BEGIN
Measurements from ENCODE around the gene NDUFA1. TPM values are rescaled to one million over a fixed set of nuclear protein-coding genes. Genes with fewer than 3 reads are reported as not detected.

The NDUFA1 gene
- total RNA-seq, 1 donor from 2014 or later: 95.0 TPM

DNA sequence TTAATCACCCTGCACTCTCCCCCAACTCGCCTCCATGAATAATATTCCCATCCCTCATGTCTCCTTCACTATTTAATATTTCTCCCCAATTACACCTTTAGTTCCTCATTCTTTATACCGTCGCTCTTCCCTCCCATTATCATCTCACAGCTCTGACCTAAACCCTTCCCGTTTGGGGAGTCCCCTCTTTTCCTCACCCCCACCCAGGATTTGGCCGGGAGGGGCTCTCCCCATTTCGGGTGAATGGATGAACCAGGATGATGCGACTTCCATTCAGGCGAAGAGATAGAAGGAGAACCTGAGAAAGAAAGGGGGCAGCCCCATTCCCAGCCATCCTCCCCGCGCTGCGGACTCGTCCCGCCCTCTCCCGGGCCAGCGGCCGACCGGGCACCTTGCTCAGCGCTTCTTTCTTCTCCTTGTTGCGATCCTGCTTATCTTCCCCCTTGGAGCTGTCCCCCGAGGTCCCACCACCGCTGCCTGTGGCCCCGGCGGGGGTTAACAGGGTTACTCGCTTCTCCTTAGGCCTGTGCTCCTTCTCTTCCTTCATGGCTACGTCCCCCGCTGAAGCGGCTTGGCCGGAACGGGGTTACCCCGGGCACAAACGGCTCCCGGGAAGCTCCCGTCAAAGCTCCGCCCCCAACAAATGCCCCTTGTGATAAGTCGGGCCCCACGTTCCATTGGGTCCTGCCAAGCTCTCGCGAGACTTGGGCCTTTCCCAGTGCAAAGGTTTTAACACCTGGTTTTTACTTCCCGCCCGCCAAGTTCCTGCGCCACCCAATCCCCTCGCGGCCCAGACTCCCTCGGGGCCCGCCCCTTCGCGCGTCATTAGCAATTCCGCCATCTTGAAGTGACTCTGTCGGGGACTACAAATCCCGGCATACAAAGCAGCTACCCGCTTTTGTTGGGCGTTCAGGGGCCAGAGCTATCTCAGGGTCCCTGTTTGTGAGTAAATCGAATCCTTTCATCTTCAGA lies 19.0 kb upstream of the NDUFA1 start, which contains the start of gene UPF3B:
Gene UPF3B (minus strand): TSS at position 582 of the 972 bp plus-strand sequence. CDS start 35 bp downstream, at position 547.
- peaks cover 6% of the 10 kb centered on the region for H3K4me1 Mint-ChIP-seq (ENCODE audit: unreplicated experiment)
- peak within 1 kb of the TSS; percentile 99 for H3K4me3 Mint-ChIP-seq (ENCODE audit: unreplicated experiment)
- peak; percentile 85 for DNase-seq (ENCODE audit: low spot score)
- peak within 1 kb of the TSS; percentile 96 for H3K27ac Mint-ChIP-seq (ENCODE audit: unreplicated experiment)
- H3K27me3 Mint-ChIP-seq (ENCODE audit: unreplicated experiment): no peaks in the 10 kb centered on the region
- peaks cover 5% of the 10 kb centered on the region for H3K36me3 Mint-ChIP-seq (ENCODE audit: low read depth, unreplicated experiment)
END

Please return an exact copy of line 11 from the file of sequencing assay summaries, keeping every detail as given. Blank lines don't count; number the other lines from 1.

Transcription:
- peaks cover 5% of the 10 kb centered on the region for H3K36me3 Mint-ChIP-seq (ENCODE audit: low read depth, unreplicated experiment)